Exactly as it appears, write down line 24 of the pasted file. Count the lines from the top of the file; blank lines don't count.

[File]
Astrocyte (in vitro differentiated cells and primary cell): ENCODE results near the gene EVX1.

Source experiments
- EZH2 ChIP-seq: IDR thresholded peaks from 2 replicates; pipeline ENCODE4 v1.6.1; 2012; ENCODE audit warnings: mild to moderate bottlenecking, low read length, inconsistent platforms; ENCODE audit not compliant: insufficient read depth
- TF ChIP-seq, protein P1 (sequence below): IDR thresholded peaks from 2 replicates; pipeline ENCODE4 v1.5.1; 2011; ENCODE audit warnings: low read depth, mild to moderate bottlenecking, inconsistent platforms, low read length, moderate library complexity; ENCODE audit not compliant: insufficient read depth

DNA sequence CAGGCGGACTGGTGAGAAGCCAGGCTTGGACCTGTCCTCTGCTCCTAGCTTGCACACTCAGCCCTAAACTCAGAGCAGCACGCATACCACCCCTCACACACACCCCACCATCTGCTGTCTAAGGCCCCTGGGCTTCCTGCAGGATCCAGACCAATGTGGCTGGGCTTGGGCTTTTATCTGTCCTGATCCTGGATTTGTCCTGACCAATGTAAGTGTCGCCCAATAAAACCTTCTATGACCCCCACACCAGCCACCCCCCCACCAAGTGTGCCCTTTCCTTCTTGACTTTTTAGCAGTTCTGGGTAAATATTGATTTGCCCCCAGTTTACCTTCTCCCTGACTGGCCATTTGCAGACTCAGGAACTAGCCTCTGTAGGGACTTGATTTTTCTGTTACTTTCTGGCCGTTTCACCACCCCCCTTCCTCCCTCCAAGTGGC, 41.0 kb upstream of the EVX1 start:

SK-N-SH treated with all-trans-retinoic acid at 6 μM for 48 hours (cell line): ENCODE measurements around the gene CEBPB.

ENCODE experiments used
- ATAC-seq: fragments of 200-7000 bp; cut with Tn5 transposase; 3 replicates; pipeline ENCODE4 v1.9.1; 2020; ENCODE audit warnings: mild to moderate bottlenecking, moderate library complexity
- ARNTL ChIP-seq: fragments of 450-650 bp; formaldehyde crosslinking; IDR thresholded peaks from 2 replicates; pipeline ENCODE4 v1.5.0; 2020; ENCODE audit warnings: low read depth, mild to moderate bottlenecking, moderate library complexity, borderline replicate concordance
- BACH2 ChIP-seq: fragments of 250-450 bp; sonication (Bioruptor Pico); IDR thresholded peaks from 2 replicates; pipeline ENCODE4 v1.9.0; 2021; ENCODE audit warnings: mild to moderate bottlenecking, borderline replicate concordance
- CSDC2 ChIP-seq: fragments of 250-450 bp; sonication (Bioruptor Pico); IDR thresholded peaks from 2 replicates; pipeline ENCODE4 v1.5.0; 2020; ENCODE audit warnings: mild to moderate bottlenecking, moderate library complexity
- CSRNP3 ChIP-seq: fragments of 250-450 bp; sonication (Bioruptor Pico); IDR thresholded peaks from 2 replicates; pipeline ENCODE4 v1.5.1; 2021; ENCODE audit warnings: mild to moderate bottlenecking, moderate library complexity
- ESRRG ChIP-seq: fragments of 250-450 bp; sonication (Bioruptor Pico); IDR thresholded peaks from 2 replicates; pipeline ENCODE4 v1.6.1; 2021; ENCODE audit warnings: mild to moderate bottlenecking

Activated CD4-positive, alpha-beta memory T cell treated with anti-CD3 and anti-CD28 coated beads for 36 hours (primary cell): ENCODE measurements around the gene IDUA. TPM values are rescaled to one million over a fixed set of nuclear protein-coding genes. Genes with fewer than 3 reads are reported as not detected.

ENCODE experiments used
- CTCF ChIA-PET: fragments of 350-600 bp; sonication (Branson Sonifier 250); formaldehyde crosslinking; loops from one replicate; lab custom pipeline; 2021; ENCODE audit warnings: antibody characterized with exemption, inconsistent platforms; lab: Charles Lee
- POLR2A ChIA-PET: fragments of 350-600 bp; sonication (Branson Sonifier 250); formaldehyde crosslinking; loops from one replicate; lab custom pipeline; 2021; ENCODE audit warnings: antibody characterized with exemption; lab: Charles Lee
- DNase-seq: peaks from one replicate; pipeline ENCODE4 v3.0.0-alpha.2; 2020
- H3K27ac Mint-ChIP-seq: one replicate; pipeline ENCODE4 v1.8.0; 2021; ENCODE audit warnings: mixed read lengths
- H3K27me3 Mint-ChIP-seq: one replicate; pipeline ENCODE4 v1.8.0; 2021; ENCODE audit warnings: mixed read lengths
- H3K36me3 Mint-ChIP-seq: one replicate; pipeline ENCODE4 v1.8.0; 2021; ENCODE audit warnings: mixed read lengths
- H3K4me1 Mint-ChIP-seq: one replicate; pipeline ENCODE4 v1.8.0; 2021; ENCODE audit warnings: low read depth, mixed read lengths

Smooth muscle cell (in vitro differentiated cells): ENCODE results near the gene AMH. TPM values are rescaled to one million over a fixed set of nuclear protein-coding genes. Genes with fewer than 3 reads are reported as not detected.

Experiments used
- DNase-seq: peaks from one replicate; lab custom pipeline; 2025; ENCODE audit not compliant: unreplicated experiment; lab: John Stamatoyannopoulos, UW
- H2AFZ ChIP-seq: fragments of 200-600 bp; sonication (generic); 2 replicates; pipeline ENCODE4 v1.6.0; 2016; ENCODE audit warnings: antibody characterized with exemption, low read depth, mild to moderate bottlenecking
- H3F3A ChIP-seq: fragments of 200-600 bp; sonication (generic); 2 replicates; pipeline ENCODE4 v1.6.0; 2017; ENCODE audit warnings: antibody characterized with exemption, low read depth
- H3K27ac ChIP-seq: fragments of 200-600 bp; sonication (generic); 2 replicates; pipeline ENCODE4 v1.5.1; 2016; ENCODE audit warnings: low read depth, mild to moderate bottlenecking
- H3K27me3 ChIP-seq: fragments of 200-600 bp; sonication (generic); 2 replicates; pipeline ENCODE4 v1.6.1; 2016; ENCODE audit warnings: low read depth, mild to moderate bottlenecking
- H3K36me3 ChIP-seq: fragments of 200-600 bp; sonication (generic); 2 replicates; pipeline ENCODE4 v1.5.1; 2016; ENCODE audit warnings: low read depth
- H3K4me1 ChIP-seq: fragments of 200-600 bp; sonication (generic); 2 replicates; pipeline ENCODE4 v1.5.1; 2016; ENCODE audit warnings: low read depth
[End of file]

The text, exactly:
Experiments used